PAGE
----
The Rikka form is widely recognized as the most ancient style of Ikebana arrangement. Some consider it might have originated as far back as the 6th century when tall arrangements were used on both side of  Buddhist altars. Most agree however that it saw its most important development between the 15th and the 17th centuries. It was a form of arrangement often practiced by priests, warriors and nobles. Some of the classical rikkas may have reach heights of 40 feet or more. The modern rikka, however, probably averages around 3 feet in height and would normally be almost as wide.

The rikka is a very complex arrangement, and even in its basic form it is composed of nine elements called yakueda to which we can add ashirai as supporting elements to give body to this form. The elements are comprised of different flower or branch material that both complement and contrast each other. The rikka has been said to represent a landscape complete with mountains peaks  and hills both far and near, cascading waterfalls, the countryside moving into the village as the river flows to the ocean at the very bottom of the arrangement. The original landscape would have been the  sacred Buddhist mountain known as Shumisen represented in floral arrangements offered in Buddhist temples.

The Rikka is still widely practiced in Japan to this day. It is not only one of the most beautiful types of arrangement but also one of the most important for any arranger who wishes to develop a high degree of technical proficiency, a proficiency which will be evident in all other forms of Ikebana arrangements, including freestyle. I was fortunate enough one year to participate in a workshop in Kyoto at the time of the Autumn Tanabata Exhibition. Hundreds of Master Arrangers from all over Japan participate in this most important exhibition and one needs two or three days just to be able to see everything. It is an enriching and exhilarating experience. Arrangements vary in size from the miniature to the gigantic 20 or 30 footer. The Rikka probably accounts for 30 or 40 percent of all arrangements on display. Prizes and distinctions are awarded at this all Japan Ikenobo Ikebana Judged Competition and Miura Sensei, who was teaching us this last weekend, is a three-time prize-winner at this event.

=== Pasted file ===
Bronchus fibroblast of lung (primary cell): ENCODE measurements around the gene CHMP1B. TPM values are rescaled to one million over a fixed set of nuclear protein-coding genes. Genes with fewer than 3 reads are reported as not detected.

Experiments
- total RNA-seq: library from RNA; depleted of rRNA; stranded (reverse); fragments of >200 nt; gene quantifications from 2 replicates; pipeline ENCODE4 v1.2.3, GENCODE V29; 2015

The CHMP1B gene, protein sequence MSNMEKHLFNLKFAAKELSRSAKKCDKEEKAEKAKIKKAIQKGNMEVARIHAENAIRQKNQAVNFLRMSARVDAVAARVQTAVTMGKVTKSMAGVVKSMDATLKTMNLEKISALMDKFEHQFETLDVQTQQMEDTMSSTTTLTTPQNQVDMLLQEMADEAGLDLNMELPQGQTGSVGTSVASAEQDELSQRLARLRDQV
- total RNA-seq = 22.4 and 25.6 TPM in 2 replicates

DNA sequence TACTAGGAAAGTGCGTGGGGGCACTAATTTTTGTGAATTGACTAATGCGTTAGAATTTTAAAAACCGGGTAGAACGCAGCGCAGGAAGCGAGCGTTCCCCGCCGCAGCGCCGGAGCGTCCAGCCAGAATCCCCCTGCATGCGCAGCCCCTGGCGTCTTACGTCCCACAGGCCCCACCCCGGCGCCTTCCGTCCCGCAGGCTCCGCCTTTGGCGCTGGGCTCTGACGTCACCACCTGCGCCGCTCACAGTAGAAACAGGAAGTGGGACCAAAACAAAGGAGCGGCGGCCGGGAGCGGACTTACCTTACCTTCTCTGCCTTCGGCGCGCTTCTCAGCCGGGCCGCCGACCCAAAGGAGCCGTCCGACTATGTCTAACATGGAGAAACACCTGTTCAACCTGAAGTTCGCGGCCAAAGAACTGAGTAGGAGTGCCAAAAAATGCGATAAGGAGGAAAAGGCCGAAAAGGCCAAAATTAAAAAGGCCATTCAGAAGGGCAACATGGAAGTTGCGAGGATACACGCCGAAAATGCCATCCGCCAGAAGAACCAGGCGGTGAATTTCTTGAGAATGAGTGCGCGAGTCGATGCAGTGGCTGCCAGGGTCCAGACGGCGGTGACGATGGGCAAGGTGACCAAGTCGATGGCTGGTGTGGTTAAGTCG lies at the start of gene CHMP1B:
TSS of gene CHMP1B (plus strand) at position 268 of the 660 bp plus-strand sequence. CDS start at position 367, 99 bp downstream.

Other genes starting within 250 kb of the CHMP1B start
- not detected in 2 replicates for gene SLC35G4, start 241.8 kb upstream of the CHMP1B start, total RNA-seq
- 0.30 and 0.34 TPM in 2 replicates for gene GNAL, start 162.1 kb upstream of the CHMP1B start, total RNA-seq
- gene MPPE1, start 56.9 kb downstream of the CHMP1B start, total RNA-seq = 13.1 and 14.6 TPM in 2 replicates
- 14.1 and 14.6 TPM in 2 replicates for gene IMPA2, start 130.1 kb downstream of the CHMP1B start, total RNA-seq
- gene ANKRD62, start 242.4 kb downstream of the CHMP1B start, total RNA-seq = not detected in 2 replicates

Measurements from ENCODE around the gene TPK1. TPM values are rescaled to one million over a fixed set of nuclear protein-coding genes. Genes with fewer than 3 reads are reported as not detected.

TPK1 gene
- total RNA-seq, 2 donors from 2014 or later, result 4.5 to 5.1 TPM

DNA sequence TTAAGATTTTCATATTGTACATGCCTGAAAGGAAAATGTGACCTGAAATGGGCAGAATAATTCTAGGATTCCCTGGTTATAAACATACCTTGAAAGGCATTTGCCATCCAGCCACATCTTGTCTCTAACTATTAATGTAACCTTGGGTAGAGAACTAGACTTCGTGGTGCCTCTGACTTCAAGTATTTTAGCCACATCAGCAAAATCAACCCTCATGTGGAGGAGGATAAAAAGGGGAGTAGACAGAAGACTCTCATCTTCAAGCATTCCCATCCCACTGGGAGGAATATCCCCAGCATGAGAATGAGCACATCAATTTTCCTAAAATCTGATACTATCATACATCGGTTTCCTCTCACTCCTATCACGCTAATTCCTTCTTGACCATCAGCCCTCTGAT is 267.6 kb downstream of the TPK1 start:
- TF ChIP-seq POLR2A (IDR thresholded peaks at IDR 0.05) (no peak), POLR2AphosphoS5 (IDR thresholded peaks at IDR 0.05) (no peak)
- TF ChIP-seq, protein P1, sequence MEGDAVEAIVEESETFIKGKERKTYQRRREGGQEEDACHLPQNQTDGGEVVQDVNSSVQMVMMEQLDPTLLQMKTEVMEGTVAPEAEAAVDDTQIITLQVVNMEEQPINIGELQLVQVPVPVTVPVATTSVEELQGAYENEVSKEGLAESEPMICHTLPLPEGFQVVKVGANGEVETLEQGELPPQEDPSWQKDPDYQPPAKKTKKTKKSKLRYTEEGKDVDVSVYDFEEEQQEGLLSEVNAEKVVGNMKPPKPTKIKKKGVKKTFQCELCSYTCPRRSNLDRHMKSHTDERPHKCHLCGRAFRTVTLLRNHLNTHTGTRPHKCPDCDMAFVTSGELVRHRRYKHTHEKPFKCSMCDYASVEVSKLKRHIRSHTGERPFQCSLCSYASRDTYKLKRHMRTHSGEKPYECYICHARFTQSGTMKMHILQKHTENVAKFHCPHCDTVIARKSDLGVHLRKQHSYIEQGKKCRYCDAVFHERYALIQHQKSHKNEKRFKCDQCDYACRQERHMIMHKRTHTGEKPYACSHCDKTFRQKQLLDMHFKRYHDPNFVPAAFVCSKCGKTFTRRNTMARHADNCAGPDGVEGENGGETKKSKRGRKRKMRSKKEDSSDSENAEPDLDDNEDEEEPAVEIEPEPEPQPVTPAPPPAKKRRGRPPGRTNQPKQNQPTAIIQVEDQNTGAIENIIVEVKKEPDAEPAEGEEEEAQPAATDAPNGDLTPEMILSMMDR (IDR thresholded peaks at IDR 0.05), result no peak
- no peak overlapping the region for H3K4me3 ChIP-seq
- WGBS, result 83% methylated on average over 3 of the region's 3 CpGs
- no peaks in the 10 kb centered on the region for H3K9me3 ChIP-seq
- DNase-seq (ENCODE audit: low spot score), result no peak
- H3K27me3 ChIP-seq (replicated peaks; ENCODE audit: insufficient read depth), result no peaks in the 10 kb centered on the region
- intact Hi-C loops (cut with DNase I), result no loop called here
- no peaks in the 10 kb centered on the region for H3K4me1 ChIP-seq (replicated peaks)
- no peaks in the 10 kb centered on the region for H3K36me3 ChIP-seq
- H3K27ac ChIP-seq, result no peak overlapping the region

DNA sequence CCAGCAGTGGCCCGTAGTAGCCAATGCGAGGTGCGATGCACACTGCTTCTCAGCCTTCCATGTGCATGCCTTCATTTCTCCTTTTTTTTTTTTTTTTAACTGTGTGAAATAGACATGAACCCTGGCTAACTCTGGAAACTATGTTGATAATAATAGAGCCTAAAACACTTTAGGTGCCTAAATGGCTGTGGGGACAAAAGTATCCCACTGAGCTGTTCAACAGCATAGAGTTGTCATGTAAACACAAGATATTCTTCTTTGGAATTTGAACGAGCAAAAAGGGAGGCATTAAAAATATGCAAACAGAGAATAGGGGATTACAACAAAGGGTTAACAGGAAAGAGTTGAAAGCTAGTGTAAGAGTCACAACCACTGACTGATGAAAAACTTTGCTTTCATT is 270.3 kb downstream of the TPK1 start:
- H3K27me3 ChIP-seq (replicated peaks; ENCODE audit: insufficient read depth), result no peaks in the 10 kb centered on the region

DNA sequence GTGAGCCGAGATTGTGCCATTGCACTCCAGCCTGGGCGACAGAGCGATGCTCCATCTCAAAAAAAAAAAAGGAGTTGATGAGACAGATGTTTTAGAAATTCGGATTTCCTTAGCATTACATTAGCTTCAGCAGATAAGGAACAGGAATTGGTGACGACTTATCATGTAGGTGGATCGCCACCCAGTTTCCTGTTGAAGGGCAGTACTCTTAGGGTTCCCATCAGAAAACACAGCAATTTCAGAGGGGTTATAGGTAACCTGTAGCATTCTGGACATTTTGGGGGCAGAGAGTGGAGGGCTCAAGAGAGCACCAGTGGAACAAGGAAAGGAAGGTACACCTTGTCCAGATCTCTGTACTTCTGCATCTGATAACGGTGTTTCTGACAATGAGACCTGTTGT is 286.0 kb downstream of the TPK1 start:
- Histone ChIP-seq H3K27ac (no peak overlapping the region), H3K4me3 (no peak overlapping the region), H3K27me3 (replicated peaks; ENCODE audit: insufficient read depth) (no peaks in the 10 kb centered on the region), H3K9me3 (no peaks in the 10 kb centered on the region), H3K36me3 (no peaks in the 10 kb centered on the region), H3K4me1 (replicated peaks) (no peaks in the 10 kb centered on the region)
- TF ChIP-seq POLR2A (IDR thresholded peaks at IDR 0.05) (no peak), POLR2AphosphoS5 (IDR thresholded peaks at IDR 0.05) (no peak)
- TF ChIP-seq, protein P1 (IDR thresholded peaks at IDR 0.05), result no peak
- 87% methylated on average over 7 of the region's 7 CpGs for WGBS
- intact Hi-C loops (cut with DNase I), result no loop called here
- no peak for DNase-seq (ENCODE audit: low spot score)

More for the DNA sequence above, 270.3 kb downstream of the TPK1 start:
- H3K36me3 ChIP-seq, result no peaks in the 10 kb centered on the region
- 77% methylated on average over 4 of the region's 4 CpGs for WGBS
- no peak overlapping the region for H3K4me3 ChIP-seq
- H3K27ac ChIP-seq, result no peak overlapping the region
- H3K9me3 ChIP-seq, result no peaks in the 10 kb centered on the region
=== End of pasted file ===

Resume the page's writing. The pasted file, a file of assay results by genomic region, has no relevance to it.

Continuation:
On How I Discovered Ikebana

The word Ikebana refers to the Japanese art of flower arrangement which has become increasingly popular all over the world since World War II. Instruction in this art form finally made its way to Vernon in the mid-eighties. The Okanagan Ikebana study group was affiliated with the Vancouver  Ikenobo Ikebana Society.

I first discovered Ikebana in church on one of my first visits to the Unitarian Fellowship of Kelowna. This discovery in church was indeed befitting since the origin of Ikebana can be traced back to the introduction of Buddhism into Japan in the 6th century. It wasn’t until the middle of the 15th century, however, that it became recognized as a formal field of study.

The first arrangement I ever saw was a shoka and I was greatly moved by its simplicity and inherent beauty. It not only appealed to my senses but it also seemed to elicit a spiritual response which I could not immediately understand. Fortunately, the arranger was present and I was introduced to the intrinsic symbolism in this form. The shoka, I was told, is composed of three main elements, shin, soe, and tai which represent respectively humanity, heaven and earth. Shin occupies the central position representing human beings floating between heaven and earth.